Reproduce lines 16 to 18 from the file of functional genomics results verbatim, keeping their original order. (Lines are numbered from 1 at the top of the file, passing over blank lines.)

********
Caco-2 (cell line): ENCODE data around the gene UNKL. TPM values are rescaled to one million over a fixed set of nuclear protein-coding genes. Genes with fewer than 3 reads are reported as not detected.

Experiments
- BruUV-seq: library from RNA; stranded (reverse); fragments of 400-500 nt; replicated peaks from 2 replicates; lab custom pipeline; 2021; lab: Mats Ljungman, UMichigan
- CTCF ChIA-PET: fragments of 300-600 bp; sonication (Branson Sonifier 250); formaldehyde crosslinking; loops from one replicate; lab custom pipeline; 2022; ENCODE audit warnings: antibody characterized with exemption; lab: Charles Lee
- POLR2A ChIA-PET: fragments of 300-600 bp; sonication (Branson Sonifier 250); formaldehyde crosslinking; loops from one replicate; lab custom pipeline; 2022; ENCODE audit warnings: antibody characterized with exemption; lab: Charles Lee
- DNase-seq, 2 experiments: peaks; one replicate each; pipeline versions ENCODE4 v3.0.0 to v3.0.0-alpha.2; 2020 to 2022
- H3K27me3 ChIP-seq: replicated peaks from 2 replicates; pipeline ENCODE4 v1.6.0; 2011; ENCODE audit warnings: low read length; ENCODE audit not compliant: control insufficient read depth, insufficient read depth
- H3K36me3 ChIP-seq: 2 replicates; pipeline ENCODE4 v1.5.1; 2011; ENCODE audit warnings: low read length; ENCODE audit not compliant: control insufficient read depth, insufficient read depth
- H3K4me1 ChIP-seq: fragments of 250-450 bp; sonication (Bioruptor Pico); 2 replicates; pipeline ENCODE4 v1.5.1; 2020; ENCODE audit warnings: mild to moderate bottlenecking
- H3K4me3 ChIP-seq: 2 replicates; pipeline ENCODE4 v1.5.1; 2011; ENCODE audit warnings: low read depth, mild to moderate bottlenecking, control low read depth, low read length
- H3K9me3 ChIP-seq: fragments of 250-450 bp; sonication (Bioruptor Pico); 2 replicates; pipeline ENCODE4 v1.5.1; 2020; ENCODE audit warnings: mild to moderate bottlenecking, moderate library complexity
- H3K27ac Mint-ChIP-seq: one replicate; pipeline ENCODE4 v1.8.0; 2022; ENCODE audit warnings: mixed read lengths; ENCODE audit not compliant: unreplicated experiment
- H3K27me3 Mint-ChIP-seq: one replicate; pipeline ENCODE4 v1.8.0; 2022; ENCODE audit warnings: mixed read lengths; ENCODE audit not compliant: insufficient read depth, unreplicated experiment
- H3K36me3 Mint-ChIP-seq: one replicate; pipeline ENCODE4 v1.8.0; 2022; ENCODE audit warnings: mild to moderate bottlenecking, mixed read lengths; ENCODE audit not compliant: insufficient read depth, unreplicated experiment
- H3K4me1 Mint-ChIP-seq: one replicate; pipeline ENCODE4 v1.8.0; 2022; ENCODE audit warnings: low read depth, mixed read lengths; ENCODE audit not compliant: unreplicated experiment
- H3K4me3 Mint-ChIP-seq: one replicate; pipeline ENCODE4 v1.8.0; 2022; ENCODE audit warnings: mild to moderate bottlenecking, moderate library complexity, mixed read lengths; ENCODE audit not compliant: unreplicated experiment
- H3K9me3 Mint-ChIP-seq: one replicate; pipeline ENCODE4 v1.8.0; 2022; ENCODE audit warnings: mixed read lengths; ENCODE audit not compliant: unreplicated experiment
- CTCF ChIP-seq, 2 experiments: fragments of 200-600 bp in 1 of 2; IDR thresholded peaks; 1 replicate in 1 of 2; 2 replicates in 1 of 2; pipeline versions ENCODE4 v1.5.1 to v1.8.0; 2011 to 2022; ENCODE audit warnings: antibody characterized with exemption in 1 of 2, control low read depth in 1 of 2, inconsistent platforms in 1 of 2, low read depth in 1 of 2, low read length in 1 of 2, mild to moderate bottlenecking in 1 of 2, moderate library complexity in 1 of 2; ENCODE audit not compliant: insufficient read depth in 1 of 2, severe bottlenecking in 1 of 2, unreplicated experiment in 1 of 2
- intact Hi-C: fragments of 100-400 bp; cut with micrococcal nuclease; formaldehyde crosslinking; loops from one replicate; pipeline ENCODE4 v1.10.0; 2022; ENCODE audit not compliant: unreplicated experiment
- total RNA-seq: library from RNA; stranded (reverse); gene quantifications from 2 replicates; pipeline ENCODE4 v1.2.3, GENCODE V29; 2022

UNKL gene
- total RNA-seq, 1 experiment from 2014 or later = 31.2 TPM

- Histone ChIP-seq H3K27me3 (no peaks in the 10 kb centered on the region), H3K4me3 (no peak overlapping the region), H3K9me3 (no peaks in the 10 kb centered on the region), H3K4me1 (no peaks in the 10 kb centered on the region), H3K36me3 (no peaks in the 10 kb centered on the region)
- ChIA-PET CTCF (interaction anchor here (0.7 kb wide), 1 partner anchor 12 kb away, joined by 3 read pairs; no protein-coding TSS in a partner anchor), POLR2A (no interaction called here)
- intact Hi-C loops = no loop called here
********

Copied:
- H3K4me3 Mint-ChIP-seq: one replicate; pipeline ENCODE4 v1.8.0; 2022; ENCODE audit warnings: mild to moderate bottlenecking, moderate library complexity, mixed read lengths; ENCODE audit not compliant: unreplicated experiment
- H3K9me3 Mint-ChIP-seq: one replicate; pipeline ENCODE4 v1.8.0; 2022; ENCODE audit warnings: mixed read lengths; ENCODE audit not compliant: unreplicated experiment
- CTCF ChIP-seq, 2 experiments: fragments of 200-600 bp in 1 of 2; IDR thresholded peaks; 1 replicate in 1 of 2; 2 replicates in 1 of 2; pipeline versions ENCODE4 v1.5.1 to v1.8.0; 2011 to 2022; ENCODE audit warnings: antibody characterized with exemption in 1 of 2, control low read depth in 1 of 2, inconsistent platforms in 1 of 2, low read depth in 1 of 2, low read length in 1 of 2, mild to moderate bottlenecking in 1 of 2, moderate library complexity in 1 of 2; ENCODE audit not compliant: insufficient read depth in 1 of 2, severe bottlenecking in 1 of 2, unreplicated experiment in 1 of 2